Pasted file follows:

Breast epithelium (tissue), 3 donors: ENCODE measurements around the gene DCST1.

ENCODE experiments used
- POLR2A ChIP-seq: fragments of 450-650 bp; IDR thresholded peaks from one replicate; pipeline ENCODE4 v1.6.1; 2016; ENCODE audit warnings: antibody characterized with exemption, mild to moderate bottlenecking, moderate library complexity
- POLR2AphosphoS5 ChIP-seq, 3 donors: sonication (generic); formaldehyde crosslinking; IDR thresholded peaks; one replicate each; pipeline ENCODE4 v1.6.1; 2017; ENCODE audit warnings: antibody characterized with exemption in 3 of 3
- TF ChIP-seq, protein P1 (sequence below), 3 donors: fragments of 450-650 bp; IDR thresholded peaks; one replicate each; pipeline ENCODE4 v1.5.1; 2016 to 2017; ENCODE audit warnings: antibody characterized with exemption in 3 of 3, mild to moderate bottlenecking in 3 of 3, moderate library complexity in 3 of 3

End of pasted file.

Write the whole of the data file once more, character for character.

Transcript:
Breast epithelium (tissue), 3 donors: ENCODE measurements around the gene DCST1.

ENCODE experiments used
- POLR2A ChIP-seq: fragments of 450-650 bp; IDR thresholded peaks from one replicate; pipeline ENCODE4 v1.6.1; 2016; ENCODE audit warnings: antibody characterized with exemption, mild to moderate bottlenecking, moderate library complexity
- POLR2AphosphoS5 ChIP-seq, 3 donors: sonication (generic); formaldehyde crosslinking; IDR thresholded peaks; one replicate each; pipeline ENCODE4 v1.6.1; 2017; ENCODE audit warnings: antibody characterized with exemption in 3 of 3
- TF ChIP-seq, protein P1 (sequence below), 3 donors: fragments of 450-650 bp; IDR thresholded peaks; one replicate each; pipeline ENCODE4 v1.5.1; 2016 to 2017; ENCODE audit warnings: antibody characterized with exemption in 3 of 3, mild to moderate bottlenecking in 3 of 3, moderate library complexity in 3 of 3